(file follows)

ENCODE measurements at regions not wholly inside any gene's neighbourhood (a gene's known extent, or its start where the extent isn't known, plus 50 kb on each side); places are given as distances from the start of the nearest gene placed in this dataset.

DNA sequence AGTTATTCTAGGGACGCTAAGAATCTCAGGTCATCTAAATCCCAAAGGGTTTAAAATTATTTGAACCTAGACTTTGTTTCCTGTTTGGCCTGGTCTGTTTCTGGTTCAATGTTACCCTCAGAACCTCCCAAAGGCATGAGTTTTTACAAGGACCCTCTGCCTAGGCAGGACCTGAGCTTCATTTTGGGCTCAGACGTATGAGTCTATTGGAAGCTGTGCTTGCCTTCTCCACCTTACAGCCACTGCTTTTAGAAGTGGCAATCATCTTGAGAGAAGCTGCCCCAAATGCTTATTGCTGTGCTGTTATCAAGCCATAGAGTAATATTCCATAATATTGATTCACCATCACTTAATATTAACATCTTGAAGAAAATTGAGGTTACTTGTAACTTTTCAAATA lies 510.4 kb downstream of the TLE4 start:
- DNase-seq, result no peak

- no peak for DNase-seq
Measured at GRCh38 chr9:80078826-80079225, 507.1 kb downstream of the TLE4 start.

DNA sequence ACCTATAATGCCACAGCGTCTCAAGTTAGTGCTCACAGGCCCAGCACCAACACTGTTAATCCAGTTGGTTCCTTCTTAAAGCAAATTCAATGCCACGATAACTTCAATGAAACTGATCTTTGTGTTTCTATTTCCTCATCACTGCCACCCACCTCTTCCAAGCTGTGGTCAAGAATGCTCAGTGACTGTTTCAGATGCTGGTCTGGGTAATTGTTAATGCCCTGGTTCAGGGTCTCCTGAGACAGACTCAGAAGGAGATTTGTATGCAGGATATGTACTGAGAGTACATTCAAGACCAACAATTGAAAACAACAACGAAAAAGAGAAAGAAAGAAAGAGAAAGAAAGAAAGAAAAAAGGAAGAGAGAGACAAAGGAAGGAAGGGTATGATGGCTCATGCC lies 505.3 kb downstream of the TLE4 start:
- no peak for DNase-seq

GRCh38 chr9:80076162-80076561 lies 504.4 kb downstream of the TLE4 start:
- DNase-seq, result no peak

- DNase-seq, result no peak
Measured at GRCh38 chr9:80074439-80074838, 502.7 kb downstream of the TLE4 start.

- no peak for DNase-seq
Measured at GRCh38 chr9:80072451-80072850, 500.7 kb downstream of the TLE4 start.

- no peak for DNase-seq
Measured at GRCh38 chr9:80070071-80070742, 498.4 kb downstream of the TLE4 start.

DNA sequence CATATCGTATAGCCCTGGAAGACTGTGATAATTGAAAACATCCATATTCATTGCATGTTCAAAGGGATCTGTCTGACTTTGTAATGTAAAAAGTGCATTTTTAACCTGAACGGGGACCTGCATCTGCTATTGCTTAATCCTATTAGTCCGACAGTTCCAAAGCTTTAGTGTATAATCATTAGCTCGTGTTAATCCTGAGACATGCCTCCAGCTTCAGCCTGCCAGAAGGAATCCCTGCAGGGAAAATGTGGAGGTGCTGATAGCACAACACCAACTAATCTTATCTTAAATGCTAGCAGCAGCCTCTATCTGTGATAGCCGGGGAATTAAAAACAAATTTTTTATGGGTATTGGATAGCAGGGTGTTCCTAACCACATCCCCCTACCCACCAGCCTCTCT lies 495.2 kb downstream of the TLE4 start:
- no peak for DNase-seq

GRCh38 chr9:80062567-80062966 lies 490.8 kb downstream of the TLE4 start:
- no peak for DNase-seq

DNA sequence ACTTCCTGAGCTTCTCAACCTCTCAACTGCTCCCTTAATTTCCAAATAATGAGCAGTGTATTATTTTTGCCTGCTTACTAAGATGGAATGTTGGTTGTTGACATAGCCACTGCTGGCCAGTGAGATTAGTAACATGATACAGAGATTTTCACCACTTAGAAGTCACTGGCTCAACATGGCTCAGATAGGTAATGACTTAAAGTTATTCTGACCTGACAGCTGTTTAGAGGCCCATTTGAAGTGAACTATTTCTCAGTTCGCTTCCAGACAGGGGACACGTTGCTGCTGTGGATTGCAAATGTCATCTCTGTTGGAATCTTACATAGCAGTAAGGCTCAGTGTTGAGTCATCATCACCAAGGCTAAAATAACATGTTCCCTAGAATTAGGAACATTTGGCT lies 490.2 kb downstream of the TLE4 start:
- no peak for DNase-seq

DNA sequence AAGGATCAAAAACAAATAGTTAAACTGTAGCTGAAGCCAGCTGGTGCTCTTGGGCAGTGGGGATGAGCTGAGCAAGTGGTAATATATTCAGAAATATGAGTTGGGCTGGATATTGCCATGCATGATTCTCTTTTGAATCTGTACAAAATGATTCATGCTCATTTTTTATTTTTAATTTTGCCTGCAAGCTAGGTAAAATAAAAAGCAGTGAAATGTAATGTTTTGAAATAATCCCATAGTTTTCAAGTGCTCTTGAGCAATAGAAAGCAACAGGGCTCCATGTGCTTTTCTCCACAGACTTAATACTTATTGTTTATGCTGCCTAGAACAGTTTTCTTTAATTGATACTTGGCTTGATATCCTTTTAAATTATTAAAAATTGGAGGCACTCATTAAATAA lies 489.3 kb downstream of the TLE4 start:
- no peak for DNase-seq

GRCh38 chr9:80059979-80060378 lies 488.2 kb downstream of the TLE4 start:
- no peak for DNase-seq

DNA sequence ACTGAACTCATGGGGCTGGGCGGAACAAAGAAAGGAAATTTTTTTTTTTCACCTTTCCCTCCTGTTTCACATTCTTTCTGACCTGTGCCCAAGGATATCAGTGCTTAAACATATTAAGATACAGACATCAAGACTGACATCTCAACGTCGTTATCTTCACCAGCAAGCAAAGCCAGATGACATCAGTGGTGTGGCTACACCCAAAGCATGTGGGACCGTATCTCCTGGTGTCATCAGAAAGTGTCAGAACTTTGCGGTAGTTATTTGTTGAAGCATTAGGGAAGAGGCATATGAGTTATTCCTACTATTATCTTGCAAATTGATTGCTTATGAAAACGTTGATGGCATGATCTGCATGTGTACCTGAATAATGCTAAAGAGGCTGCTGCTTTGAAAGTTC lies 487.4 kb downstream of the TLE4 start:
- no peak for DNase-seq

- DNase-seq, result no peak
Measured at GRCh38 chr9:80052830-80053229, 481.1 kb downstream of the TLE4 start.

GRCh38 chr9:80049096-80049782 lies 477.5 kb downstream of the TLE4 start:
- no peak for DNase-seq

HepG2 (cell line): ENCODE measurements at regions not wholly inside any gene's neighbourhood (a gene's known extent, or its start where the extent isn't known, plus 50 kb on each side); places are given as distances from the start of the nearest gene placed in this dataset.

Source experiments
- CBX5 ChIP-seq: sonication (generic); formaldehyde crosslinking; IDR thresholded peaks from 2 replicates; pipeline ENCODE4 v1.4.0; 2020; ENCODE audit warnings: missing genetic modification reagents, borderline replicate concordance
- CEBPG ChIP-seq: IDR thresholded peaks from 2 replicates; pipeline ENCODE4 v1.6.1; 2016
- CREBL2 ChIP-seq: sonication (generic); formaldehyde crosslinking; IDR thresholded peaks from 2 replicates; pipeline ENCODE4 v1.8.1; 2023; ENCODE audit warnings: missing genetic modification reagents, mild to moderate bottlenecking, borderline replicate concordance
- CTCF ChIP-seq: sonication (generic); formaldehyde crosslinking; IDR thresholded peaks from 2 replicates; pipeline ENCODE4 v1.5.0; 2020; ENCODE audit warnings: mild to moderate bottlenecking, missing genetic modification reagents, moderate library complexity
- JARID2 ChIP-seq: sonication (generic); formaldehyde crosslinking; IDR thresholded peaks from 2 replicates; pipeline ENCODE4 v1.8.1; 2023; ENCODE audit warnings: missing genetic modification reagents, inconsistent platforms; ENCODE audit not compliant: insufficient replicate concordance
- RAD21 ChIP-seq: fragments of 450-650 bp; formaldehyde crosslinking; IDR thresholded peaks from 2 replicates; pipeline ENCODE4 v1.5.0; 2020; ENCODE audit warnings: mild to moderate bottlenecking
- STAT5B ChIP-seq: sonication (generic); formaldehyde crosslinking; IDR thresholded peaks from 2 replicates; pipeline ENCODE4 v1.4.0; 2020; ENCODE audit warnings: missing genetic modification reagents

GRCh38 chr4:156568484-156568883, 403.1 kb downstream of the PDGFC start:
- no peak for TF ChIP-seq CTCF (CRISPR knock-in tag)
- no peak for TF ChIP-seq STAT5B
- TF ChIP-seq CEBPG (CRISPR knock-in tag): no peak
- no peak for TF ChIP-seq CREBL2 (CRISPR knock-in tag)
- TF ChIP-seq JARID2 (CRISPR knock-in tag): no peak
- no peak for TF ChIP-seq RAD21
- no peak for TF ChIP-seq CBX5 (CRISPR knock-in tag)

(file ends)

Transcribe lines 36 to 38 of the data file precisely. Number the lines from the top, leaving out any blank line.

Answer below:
- CREBL2 ChIP-seq: sonication (generic); formaldehyde crosslinking; IDR thresholded peaks from 2 replicates; pipeline ENCODE4 v1.8.1; 2023; ENCODE audit warnings: missing genetic modification reagents, mild to moderate bottlenecking, borderline replicate concordance
- CTCF ChIP-seq: sonication (generic); formaldehyde crosslinking; IDR thresholded peaks from 2 replicates; pipeline ENCODE4 v1.5.0; 2020; ENCODE audit warnings: mild to moderate bottlenecking, missing genetic modification reagents, moderate library complexity
- JARID2 ChIP-seq: sonication (generic); formaldehyde crosslinking; IDR thresholded peaks from 2 replicates; pipeline ENCODE4 v1.8.1; 2023; ENCODE audit warnings: missing genetic modification reagents, inconsistent platforms; ENCODE audit not compliant: insufficient replicate concordance